The Principle of Losing
Question: Could you expand that idea a bit–in what manner does one ‘lose oneself’ in order to ‘find oneself,’ except metaphorically?
The standard view of the scripture is that if one is called upon to sacrifice his life or become a martyr for God he will gain eternal life, but if he is not willing to do this he will not obtain that glorious life in the hereafter. While there is some truth in this literal interpretation the principle is overlooked. While a narrow application of a principle is often rejected by the logical mind a principle itself when properly explained is usually seen and accepted even by the person of reason who has not obtained soul contact.
Here is the scripture again:
“Whosoever shall seek to save his life shall lose it; and whosoever shall lose his life shall preserve it.” Luke 17:33
If we put our full attention on saving or preserving a thing because of selfishness or lower desire that thing will slip away from us and be as if it never was. If the seeker is attached to this object of illusion much pain will be the result.
If we can overcome attachment to the object of lower desire and let go then we not only have available the lower as needed but open the door to higher life and enjoyment.
Let’s apply this principle to a practical situation.
Let us say you fall in love and desire this person more than any person you have ever met. You try to ensure that you will possess this person by throwing all your attention on him or her. You call six times a day, you buy flowers, candy, run errands and at the loved one’s beck and call 24/7.
The effect is you scare the dickens out of her and she avoids you like the plague.
Another person also meets the love of his life but he understands this principle and is willing to risk losing her to win her. He doesn’t come on too strong and is himself around her even at the risk of not impressing her and losing her. She senses the freedom she has with him and that she could lose him if she doesn’t respond so he winds up winning her affection.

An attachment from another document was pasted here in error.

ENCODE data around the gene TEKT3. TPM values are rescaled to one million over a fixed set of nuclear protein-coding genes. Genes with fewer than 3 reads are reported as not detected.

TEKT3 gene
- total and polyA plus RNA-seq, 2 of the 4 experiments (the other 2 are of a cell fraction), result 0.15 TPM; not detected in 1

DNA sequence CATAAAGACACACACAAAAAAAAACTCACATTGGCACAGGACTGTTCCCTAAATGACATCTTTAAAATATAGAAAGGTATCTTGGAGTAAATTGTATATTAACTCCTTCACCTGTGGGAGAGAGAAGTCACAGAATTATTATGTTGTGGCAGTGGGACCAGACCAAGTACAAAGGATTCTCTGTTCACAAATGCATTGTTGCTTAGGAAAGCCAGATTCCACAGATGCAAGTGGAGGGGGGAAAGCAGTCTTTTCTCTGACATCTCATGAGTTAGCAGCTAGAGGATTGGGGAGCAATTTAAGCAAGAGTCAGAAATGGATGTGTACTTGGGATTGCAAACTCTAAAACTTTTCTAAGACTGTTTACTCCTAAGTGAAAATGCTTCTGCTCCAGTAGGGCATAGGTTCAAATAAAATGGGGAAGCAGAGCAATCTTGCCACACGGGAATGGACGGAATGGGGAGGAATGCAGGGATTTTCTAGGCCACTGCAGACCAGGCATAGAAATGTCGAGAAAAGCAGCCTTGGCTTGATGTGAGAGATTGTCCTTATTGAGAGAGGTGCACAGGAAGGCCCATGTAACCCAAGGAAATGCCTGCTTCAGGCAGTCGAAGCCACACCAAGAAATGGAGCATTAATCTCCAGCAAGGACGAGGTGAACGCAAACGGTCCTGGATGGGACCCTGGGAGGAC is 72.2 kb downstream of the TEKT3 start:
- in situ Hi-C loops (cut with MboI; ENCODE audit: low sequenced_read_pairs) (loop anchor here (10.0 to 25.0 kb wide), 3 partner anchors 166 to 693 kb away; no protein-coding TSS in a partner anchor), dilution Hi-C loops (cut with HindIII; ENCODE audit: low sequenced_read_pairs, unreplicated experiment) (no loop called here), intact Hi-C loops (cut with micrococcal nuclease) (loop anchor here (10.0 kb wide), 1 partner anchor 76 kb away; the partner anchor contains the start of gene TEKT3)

Spiritual healers also teach this principle with their work. They say that if the ill person puts all his attention on being healed from his disease the disease usually gets worse. He has to take his attention off the disease as well as healing and let it go. In other words, obtain the frame of mind that he has not care whether he is healed or not. Then he needs to live his life as if he is in perfect health. He thus loses his attachment to health as well as the disease and is healed in the process.
There are hundreds of applications to this principle. Jesus was just using it in relation to the situation faced by his disciples.
Here are a few other things I have written in the past about the scripture in question:
When the lower desires govern decision-making, the Son of God that is within each of us is bound in chains and has no freedom of expression. When the higher desires govern decision-making, the Son of God is released from his prison and sits upon his throne to direct the lower self to greater expression and fulfillment. Thus, the whole self becomes free. This is one of the meanings of the injunction:
“Whosoever shall seek to save his life (lower self) shall lose it (not find what he is seeking); and whosoever shall lose his life shall preserve it.”
When we yield up (or lose) the lower self to the higher, we find the greatest expression of the whole.